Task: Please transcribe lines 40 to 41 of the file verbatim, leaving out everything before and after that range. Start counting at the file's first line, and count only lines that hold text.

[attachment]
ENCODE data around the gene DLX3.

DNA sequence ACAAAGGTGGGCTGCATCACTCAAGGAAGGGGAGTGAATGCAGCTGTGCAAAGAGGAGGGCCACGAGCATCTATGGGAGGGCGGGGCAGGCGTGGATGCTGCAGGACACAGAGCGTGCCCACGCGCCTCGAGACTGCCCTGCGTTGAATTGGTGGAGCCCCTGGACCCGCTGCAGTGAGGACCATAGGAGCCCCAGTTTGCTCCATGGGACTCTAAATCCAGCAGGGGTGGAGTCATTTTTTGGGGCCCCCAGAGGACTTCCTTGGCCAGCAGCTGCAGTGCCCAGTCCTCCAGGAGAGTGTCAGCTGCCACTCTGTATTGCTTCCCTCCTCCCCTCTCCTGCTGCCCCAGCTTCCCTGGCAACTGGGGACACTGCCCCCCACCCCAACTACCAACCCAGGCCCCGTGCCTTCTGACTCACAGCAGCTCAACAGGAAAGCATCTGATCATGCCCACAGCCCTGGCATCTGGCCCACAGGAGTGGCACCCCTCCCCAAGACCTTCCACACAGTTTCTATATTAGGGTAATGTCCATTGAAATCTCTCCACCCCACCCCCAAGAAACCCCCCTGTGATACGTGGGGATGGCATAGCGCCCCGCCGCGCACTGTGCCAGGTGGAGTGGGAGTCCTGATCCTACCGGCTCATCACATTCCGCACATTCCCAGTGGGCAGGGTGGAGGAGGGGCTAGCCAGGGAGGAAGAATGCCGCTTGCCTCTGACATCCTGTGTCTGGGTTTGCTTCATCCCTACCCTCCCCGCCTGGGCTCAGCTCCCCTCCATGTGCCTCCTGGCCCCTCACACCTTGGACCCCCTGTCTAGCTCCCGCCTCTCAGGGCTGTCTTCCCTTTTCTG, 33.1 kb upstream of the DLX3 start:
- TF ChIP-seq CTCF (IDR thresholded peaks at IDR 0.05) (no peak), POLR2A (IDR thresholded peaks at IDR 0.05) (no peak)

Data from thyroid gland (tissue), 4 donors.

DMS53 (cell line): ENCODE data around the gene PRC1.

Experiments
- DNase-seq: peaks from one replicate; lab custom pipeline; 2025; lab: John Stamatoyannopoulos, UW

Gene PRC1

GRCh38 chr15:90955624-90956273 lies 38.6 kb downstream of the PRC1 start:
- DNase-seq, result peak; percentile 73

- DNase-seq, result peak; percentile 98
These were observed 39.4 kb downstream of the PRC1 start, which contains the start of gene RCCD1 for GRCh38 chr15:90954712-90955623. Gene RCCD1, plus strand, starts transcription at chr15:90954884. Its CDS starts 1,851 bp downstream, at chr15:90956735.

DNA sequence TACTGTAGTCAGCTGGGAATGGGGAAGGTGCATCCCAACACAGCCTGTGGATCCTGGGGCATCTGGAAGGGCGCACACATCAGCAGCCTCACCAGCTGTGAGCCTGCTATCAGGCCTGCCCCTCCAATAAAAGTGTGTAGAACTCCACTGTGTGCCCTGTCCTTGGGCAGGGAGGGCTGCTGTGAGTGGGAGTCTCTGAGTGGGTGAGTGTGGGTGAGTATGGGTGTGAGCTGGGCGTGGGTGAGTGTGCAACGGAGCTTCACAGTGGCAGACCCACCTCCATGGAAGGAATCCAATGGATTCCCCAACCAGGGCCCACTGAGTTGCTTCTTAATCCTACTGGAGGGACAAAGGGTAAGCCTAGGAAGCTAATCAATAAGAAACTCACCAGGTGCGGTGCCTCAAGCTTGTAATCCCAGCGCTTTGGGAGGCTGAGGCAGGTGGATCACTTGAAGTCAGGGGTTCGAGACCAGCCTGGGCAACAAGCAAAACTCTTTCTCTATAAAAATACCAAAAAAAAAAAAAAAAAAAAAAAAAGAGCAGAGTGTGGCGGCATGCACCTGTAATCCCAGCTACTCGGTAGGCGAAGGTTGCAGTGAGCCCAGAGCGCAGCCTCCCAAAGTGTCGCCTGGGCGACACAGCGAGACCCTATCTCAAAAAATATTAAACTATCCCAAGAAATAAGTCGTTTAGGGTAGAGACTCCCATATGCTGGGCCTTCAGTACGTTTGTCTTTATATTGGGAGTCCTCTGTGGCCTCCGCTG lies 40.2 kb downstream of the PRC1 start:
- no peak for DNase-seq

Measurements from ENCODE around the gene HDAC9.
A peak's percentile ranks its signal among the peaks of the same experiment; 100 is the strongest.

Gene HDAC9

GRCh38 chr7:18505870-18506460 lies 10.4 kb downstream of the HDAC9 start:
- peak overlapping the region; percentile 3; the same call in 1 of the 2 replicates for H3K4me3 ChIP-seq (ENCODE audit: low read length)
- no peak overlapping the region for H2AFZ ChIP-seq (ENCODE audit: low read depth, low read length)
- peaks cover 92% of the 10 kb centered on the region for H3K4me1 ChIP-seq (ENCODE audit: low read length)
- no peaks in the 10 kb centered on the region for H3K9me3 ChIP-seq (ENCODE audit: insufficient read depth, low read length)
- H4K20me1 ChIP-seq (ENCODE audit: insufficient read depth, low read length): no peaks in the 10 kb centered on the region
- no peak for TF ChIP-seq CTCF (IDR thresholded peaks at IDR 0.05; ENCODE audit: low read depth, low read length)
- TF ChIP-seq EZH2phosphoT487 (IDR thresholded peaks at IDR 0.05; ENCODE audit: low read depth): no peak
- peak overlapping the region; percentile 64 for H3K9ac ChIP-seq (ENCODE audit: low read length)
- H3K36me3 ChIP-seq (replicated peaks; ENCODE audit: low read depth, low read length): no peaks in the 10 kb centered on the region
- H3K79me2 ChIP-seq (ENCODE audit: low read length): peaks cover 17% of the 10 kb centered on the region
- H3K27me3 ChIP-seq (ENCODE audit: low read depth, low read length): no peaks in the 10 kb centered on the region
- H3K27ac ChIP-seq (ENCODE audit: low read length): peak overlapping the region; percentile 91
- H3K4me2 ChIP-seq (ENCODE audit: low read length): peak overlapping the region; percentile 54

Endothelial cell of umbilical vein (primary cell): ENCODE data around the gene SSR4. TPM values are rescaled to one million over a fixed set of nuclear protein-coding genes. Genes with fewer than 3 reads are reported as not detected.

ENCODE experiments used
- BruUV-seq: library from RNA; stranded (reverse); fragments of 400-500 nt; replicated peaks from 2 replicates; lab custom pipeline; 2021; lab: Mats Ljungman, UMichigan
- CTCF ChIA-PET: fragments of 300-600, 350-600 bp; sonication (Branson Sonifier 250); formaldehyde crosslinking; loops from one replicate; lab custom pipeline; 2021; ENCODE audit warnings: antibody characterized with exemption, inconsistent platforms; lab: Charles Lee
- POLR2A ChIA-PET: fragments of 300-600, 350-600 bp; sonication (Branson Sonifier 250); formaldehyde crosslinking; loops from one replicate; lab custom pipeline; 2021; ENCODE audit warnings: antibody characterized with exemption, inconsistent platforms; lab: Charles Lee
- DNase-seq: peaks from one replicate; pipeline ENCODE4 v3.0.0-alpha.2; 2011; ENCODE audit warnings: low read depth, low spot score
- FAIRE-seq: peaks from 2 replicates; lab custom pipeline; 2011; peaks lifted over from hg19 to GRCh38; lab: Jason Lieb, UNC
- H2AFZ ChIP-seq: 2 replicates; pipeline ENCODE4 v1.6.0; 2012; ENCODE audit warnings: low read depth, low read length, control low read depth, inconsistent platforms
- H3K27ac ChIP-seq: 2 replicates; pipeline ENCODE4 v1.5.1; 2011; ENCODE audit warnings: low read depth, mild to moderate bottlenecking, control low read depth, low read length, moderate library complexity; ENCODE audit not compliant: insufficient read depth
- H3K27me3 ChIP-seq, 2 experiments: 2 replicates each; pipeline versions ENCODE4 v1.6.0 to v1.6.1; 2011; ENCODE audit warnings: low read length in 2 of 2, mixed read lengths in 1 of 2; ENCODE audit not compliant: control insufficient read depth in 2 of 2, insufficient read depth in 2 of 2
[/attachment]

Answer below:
- H3K27ac ChIP-seq: 2 replicates; pipeline ENCODE4 v1.5.1; 2011; ENCODE audit warnings: low read depth, mild to moderate bottlenecking, control low read depth, low read length, moderate library complexity; ENCODE audit not compliant: insufficient read depth
- H3K27me3 ChIP-seq, 2 experiments: 2 replicates each; pipeline versions ENCODE4 v1.6.0 to v1.6.1; 2011; ENCODE audit warnings: low read length in 2 of 2, mixed read lengths in 1 of 2; ENCODE audit not compliant: control insufficient read depth in 2 of 2, insufficient read depth in 2 of 2